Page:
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The Plot Against America
Philip Roth
Vintage, 400 pages

The Plot Against America
Philip Roth
Philip Roth was born in Newark, New Jersey, in 1933. He grew up in the city's lower-middle-class section of Weequahic and was educated in Newark public schools. He later attended Bucknell University, where he received his B.A., and the University of Chicago, where he completed his M. A. and taught English. Afterwards, at both Iowa and Princeton, he taught creative writing, and for many years he taught comparative literature at the University of Pennsylvania. He retired from teaching in 1992.

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A review by Jeff VanderMeer

As with most novels by Philip Roth, The Plot Against America has many layers. It is not only a keenly observed account of a boy growing up in a Jewish-American New Jersey community in the 40s but also a chilling step-by-step clinic on how a democracy can descend into facism; a carefully thought-out alternate history novel in which Charles Lindbergh defeats FDR in his bid for a third term; and, because of the ways in which civil liberties in this country have been curtailed since the events of 9-11, a sobering harbinger of the future of all American citizens should the federal government fall into the hands of the unscrupulous.

Roth has an uncanny ability to include all of these layers without falling into the trap of lecturing the reader. The decision to tell the story from the viewpoint of the young Roth (for, as is common for Roth, he inserts himself into the text, this time ostensibly as the narrator) proves largely responsible for the effortless way in which historical and personal events intertwine in the plot. The boy's day-to-day concerns -- getting along with his brothers, issues at school, etc. -- make the ominous historical events gathering in the distance all that more sinister, if, at first, remote.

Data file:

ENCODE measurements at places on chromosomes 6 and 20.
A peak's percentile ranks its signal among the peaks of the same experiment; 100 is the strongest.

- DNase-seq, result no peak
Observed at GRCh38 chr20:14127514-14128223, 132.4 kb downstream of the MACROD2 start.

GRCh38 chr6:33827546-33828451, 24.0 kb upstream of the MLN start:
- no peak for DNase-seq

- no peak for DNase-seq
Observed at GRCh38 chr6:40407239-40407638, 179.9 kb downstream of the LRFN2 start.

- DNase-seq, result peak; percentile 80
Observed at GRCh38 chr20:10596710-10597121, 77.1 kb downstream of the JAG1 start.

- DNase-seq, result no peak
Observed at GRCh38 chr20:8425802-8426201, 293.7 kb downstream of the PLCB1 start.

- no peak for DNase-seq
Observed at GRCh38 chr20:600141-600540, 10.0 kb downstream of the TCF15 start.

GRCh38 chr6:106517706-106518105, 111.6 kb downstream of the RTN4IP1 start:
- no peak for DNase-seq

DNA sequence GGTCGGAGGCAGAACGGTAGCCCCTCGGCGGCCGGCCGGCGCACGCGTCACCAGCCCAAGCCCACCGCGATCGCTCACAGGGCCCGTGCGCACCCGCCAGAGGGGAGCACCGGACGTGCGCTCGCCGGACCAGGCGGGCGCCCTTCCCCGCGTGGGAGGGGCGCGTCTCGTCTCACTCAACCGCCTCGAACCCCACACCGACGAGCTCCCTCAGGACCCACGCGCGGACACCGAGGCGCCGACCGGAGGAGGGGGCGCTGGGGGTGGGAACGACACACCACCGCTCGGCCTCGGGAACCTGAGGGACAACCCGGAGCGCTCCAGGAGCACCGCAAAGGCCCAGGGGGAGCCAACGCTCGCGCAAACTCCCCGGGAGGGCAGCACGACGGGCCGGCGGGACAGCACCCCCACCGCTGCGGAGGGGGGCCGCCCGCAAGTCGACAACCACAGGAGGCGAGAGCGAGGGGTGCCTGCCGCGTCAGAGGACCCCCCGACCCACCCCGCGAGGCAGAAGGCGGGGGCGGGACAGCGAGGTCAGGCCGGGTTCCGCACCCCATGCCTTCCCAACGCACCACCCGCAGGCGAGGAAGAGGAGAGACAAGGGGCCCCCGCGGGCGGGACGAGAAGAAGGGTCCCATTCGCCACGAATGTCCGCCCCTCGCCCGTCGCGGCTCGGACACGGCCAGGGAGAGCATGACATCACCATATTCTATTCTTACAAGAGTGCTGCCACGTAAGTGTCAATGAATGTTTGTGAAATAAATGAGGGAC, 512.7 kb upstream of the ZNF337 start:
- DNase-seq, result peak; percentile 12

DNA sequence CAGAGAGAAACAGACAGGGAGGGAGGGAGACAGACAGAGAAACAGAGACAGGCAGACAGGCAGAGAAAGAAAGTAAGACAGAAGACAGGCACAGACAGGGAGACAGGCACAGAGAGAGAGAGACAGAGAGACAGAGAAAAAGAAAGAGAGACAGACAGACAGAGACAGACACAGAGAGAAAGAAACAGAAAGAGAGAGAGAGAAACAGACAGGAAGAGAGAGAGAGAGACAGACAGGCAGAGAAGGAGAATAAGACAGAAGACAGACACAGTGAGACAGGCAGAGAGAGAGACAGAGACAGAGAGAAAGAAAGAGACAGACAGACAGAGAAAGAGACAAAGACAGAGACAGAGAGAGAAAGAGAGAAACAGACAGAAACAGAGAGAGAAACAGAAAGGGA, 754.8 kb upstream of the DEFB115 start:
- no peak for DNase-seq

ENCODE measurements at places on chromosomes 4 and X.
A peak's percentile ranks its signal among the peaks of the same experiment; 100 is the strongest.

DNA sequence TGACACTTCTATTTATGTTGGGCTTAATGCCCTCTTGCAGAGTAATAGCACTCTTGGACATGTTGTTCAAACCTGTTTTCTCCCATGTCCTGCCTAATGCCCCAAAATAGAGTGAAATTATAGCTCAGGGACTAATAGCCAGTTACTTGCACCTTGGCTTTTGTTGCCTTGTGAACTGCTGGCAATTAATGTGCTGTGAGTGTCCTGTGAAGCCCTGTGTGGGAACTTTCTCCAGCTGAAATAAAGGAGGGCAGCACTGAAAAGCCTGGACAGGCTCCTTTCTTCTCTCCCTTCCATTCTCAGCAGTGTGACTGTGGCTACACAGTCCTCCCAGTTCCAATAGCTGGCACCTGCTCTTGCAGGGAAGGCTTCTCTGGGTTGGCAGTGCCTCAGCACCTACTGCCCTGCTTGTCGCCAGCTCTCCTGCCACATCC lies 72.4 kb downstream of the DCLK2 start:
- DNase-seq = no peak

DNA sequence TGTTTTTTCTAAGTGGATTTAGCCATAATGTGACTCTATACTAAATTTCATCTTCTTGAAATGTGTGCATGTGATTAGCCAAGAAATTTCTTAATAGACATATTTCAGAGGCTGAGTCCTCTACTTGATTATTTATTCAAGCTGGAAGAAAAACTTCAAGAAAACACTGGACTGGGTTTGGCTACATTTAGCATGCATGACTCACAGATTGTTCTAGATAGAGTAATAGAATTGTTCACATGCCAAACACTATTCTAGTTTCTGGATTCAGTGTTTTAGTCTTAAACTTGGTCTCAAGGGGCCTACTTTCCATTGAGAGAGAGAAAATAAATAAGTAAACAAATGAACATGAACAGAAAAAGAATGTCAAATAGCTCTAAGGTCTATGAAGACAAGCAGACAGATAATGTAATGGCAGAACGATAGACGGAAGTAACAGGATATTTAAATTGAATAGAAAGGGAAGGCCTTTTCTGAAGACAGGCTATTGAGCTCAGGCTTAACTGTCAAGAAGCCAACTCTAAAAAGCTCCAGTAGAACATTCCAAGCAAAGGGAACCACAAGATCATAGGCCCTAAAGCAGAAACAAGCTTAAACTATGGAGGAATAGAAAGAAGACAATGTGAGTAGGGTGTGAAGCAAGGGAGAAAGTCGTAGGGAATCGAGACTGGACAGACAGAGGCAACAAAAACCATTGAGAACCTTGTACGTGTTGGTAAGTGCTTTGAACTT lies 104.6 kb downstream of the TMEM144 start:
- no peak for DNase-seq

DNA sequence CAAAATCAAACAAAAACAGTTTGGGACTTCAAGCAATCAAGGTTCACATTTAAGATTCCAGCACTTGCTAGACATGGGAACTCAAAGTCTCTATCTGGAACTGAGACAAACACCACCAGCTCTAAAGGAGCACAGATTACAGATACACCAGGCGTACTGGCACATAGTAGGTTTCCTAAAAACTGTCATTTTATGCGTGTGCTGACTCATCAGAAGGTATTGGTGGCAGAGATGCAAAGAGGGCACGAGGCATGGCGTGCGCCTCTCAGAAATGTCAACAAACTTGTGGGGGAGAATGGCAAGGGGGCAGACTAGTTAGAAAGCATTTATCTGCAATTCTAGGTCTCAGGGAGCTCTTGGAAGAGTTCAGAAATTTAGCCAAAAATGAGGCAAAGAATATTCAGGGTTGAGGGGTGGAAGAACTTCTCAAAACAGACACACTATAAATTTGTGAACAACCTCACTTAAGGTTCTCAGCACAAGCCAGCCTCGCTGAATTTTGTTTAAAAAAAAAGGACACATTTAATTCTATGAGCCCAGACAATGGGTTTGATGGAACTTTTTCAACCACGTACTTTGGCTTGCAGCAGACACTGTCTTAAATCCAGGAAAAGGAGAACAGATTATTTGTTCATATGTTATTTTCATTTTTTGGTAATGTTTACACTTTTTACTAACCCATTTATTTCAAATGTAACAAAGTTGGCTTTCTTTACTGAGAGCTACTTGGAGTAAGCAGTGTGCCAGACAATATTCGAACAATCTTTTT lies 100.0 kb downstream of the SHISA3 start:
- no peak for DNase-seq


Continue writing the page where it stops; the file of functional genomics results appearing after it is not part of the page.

Lindbergh's ascension to the presidency on a platform of neutrality toward Hitler's Germany -- and, indeed, as it turns out, open friendship -- becomes the first step in a scheme meant to culminate in a Final Solution on U.S. soil. A program called Just Folks brainwashes Jewish youth by sending them off to rural farm locations on the pretense of friendly assimilation, but, in fact, serves to alienate young Jews from their parents and from their culture. Another government program relocates Jewish families working for insurance companies and other businesses with branch offices -- usually to isolated areas of the country -- in an effort to break up large concentrations of Jewish families, and thereby dilute their political, social, and economic power.

Such is Roth's genius that the almost gentle and matter-of-fact reasonable explanations given for both programs show how evil can be masked by the right terminology and syntax -- how a government can use Orwellian doublespeak to get its citizenry to accept a war upon its own ranks. These sections of the novel send a shiver up the spine because Roth reveals just how easily the reality of our country as we imagine it -- the home of liberty and freedom -- could be overturned by those with a will to power and a completely different dream; how easily precisely because we trust in that dream of the reality of our country.

Roth's two brothers (in the novel), Alvin and Sandy, provide additional drama, with Alvin enlisting in the Canadian army to fight Hitler and Sandy enlisting in the Just Folks program, and becoming one of Lindbergh's apologists. One of the most amusing and true transformations in the novel involves Sandy, in that once he discovers girls his unwavering devotion to Lindbergh -- as much, as Roth portrays it, a teenage rebellion against his parents as a principled political stand -- flags, replaced by the more epic and enduring quest of teenagers everywhere...

In much the same way as the historical and political elements of Roth's novel chill and startle, the transformations of his characters surprise and delight. The entire Roth family becomes transformed, both from within and without, forced by the sudden weight of history to adapt to shifting situations, and as a natural expression of growing old, of outgrowing youth. A father once resolute who finds he must bend or suffer the destruction of his family. A resourceful mother who must stifle her own ambitions to fend off emergency. And the young Roth himself, who, in witnessing what happens all around him and to him, becomes an adult.

It is a measure of how much Roth loves the world -- and those seemingly mundane details and moments that, when gathered, considered, and set against the backdrop of history, make for an extraordinary life -- that a novel as political, and as driven by a sense of injustice and clear reflection on the current state of our lives in this Republic, can feel so effortless and so personal. This is science fiction so natural that it doesn't seem like science fiction.

(This review first appeared in the Shomrei Torah Bulletin.)

Copyright © 2005 Jeff VanderMeer

Jeff VanderMeer's reviews have appeared in The Washington Post, Publishers Weekly, The New York Review of SF, Nova Express, and many others.

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